Detroit Project Feels the Heat

LOS ANGELES Ads from the Detroit Project, a group associated with California gubernatorial hopeful Arianna Huffington, have come under fire in the wake of so-called “eco-terrorist” acts committed last week at SUV dealerships in several West Coast cities.

The Sport Utility Vehicle Owners of America on Wednesday issued a “cease and desist” petition signed by 6,065 of its members to Huffington, urging her “stop encouraging groups like the Earth Liberation Front.” Several fires, apparently coordinated with less dramatic acts of vandalism, were claimed by ELF, though no one has yet been arrested for the crimes.

Detroit Project ads linked owners of SUVs to terrorism in the Middle East and used provocative lines such as “What would Jesus drive?” SUVOA’s campaign of parody ads starring “Jesus” Rivera ran in Los Angeles, Washington and Detroit.

Huffington denounced the crimes: “What these people are doing isn’t activism, it’s vandalism, and I strongly oppose it,” she said in a statement released yesterday. “I have nothing against SUV owners. My problem is with Detroit.”

The most recent incident, the Aug. 22 arson torching of a SUV and GM Hummer dealership in West Covina, Calif., followed a string of crimes dating back to March 2001, when 30 Chevrolet Suburbans and Tahoes were damaged, causing an estimated $1 million loss to a dealer in Eugene, Ore. The dealer had been firebombed just nine months earlier, according to the Eugene Register-Guard. Since then, similar crimes were committed against dealers in Michigan, July 2001, destroying Ford Expeditions; a series of ELF attacks from July to November 2002, in Richmond, Va.; and an ELF-claimed arson at a Pennsylvania SUV dealer in January 2003.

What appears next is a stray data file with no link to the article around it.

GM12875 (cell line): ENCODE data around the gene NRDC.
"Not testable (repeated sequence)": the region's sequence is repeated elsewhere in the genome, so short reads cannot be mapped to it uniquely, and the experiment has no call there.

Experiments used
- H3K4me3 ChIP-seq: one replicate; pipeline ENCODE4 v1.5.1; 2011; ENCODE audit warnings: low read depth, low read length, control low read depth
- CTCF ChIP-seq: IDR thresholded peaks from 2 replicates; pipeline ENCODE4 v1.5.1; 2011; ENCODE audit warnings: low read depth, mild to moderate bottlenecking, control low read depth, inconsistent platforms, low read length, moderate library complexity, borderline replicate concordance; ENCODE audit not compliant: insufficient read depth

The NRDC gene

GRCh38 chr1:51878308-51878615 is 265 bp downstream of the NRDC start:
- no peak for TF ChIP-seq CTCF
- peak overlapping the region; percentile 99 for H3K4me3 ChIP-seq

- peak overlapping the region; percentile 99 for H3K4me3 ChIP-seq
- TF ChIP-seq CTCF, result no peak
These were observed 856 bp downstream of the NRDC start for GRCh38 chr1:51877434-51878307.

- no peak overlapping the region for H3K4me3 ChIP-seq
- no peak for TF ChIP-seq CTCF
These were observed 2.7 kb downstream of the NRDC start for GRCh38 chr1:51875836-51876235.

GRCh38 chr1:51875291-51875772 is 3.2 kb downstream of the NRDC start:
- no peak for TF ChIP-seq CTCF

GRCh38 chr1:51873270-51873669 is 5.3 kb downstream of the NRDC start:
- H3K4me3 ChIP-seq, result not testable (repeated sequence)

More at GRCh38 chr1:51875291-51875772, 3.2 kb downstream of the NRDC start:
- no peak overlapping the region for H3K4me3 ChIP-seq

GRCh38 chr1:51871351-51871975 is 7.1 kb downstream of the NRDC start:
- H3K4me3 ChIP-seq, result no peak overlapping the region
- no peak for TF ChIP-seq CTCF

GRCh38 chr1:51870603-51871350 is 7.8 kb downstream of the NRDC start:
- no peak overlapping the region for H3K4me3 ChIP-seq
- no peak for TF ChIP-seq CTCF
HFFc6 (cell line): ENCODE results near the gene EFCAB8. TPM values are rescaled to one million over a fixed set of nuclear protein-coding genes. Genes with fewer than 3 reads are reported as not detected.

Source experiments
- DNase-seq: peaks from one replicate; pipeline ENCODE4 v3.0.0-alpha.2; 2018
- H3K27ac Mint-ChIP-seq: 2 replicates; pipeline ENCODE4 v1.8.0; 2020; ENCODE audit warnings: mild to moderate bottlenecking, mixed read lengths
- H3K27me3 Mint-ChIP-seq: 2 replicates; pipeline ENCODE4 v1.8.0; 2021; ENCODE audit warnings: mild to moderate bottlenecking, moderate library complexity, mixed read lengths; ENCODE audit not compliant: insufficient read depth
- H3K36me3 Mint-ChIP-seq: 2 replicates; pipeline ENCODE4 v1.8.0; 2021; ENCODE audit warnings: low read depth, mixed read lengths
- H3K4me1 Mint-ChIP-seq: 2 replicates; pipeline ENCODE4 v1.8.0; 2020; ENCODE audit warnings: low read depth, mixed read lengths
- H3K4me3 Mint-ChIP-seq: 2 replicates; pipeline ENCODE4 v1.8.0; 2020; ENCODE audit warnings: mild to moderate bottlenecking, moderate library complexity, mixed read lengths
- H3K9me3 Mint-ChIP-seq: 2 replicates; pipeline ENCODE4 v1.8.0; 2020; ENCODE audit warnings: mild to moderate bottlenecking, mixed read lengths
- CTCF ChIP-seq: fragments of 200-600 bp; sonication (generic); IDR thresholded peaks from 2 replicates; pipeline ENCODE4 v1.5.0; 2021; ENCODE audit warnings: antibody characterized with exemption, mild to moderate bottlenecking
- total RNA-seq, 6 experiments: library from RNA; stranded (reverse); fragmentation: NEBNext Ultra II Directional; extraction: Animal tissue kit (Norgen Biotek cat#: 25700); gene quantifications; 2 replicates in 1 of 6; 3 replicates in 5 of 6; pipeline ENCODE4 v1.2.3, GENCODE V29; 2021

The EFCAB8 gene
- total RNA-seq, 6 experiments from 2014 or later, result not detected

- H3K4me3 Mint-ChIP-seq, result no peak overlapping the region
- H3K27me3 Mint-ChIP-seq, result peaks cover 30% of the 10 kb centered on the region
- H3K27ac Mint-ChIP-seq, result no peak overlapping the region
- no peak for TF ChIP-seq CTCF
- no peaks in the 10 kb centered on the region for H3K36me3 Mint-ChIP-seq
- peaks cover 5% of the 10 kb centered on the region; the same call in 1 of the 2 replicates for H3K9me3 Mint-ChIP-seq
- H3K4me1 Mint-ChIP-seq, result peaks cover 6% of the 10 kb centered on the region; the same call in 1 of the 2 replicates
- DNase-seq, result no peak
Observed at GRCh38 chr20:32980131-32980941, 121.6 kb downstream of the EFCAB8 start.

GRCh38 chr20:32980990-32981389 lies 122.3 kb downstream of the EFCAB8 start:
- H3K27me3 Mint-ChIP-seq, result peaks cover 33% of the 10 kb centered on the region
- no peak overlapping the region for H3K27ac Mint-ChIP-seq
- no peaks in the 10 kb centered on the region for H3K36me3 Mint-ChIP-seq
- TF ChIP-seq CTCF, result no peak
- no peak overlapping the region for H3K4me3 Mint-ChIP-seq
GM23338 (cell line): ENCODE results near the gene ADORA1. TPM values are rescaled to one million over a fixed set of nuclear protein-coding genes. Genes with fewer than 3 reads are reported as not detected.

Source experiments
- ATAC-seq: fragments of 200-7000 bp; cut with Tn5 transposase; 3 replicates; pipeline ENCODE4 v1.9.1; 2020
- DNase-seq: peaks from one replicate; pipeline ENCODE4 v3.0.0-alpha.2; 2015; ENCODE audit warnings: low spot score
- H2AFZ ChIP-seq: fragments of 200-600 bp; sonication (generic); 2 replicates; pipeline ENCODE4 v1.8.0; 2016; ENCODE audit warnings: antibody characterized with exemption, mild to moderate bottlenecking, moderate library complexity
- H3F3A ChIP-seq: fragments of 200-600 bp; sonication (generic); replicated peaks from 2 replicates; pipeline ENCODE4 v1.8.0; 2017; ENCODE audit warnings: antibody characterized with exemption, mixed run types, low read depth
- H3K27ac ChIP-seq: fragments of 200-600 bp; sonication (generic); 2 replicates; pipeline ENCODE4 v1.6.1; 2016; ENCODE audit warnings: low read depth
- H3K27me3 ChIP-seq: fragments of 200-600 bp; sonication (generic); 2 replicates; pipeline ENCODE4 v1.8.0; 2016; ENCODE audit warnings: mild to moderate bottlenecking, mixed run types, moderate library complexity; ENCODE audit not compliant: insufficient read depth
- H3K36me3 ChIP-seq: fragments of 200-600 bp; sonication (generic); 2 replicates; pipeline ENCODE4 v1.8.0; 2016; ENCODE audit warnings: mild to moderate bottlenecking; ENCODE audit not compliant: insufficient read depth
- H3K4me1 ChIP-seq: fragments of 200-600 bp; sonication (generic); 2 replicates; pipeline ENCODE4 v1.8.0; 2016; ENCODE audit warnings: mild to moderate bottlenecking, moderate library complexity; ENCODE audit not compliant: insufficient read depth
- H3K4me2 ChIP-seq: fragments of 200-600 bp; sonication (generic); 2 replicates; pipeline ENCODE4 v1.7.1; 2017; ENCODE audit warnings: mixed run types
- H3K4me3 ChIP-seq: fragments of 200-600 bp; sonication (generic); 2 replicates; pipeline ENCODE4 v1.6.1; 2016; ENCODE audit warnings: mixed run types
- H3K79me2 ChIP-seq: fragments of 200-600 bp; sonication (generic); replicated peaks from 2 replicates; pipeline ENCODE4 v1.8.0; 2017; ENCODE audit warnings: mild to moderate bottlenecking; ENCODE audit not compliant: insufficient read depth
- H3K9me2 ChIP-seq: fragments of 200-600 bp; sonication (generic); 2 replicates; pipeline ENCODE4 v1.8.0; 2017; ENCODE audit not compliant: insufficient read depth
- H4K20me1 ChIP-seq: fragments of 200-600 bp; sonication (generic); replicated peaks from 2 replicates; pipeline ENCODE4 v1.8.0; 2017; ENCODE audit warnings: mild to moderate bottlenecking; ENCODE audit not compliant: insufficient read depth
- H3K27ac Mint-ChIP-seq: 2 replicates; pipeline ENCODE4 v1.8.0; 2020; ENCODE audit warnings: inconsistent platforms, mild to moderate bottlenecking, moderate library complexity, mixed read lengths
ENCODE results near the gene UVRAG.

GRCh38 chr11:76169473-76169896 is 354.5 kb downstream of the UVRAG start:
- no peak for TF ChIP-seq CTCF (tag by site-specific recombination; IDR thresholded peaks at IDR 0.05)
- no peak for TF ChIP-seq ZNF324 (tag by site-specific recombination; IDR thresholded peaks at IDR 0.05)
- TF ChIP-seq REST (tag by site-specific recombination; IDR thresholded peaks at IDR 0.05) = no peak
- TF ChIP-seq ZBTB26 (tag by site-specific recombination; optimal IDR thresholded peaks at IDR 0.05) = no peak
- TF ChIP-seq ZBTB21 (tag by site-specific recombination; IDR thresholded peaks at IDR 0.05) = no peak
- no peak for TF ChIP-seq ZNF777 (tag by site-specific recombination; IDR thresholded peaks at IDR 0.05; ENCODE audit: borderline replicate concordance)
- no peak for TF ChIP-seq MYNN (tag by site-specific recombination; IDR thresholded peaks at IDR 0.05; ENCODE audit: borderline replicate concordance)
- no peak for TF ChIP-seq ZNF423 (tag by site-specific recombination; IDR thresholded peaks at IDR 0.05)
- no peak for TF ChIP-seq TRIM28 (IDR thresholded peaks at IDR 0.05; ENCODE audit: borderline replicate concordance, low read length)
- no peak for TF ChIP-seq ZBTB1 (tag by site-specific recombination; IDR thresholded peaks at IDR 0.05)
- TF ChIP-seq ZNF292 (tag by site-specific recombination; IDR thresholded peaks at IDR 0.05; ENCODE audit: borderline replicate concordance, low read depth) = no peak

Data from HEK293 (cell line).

During that spate of eco-terrorism, syndicated columnist Huffington wrote a piece in which she linked the use of non-fuel efficient cars to dependency upon foreign oil and therefore supported Middle East terrorism. The column endorsed the proposed ad scripts of Scott Burns, who is now directing her campaign commercials [Adweek Online, Aug. 27). Parker Blackman, managing director of Fenton Communications, San Francisco, which also produced the “What would Jesus drive?” ads, is Huffington’s campaign press secretary.

“I can’t draw a direct correlation [between the crimes] to the ads,” said Chris Preuss, staff director for government affairs and technology communications for General Motors. He noted that similar crimes predate the campaign. “But our polling suggested that no one thought the ads were anything but offensive.”

Preuss noted the irony of radical ecological groups causing pollution: “Even the Hummer is meeting stringent California [emission] standards,” he said. “There is no question that the burning of SUVs and dealerships emits significantly more emissions than all those SUVs would have produced over their lifetimes.”